Based upon the above facts, the IRS assessed penalties against Mr. Zwerner relating to each tax year for “willful” failure to comply with the FBAR rules. Pursuant to 31 USC 5321(a)(5), the penalties are equal to the greater of $100,000 or 50 percent of the account balance as of the date of violation. Consequently, for 2004, 2005, 2006 and 2007, these penalties, with interest, exceeded $3.45 million or over twice the account’s highest balance. Despite demand, Mr. Zwerner failed to pay the assessment. As a result, the lawsuit resulted.
The facts do not sound good. There are, however, some mitigating facts.
About four months after filing a late FBAR for 2007, and amending his 2007 income tax return, reporting the foreign financial account income, and paying the tax, in February 2009 Mr. Zwerner’s legal counsel approached the IRS Criminal Investigative Division. Without disclosing Mr. Zwerner’s identity, the lawyer inquired about his particular situation for tax years 2004, 2005 and 2006. The IRS issued a letter stating that no criminal action in the hypothetical case presented by the lawyer would be pursued. So, Mr. Zwerner, at counsel’s advice, filed the delinquent FBARs and amended his income tax returns, reporting the income. At that time, he also paid all income tax due and owing. It is important to note, Mr. Zwerner was not under exam when he took corrective action. In 2010, the Service began an examination of Mr. Zwerner’s income tax returns. Mr. Zwerner’s attempt at voluntary compliance pre-dated by a few months the formal FBAR voluntary disclosure programs.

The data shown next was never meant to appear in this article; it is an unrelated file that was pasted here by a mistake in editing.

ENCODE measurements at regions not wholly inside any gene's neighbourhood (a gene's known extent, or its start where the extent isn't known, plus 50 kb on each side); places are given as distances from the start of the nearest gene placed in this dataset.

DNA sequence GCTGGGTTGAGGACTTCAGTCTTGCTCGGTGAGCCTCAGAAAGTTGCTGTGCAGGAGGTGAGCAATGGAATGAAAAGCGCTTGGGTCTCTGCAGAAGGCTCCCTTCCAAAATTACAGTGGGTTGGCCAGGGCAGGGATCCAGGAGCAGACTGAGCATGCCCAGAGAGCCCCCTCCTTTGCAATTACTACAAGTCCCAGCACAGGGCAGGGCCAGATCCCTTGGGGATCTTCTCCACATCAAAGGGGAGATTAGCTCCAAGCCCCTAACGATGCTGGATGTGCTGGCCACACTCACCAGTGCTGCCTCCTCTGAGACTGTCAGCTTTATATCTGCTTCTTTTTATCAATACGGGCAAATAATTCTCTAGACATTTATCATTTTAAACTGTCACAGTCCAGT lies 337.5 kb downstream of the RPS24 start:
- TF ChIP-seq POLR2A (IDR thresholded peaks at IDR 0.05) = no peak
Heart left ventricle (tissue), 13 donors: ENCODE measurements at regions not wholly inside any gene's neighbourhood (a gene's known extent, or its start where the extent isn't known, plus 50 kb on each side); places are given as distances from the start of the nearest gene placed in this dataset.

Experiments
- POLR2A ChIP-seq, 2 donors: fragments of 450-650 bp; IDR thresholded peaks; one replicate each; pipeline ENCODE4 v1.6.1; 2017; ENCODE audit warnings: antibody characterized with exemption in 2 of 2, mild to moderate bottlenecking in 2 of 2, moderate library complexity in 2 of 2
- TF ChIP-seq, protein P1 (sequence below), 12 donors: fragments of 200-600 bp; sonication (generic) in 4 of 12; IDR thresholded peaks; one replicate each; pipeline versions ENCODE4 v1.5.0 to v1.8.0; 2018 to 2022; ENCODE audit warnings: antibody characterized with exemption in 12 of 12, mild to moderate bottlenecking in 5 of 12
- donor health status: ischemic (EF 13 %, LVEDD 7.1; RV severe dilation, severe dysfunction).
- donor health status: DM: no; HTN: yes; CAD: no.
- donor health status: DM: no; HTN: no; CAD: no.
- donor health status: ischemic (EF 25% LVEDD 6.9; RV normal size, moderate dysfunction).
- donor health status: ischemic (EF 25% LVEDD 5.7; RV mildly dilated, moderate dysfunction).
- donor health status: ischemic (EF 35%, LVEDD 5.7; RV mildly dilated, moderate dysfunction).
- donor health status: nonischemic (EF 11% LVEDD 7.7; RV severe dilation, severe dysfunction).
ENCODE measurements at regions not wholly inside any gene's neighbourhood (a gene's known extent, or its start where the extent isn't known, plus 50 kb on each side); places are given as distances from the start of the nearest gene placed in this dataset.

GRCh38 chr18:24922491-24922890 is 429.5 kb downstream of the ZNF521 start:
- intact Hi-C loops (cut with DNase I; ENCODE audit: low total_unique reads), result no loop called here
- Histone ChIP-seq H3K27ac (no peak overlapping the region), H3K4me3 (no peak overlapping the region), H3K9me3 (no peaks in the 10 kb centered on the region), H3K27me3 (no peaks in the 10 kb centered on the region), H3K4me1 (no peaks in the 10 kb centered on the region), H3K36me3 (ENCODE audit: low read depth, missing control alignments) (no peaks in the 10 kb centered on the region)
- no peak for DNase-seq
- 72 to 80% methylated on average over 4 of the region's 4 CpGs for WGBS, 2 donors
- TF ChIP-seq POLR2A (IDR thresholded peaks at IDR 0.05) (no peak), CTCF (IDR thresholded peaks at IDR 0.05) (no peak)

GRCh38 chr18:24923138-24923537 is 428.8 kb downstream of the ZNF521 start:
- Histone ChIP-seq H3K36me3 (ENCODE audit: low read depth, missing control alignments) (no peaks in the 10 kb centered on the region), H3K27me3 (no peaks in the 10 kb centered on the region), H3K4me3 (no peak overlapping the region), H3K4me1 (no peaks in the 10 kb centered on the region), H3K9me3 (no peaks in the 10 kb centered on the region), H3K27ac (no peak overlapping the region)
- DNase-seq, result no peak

Unfortunately for Mr. Zwerner, his case proceeded to trial in May 2014. The jury returned a verdict, finding Mr. Zwerner’s violations of the FBAR rules were “willful” for tax years 2004, 2005 and 2006. It found, however, any violation of the FBAR rules for 2007 was not willful. This verdict left Mr. Zwerner faced with penalties of about $2.2 million.
Mr. Zwerner’s counsel filed a motion with the court to dismiss or reduce the verdict on the ground that the penalty was excessive and violated the Eighth Amendment of the United States Constitution. The court was set to hear arguments on the motion this month. The parties, however, settled the matter. So, this important issue remains open.
Several takeaways exist:
• Until the courts look at this issue, it remains unclear whether FBAR penalties in excess of an account’s highest balance are excessive and constitute a violation of the Eighth Amendment.
• When a taxpayer goes to the Service, even on an anonymous basis, and obtains guidance, the Service may still bombard the taxpayer with noncompliance penalties.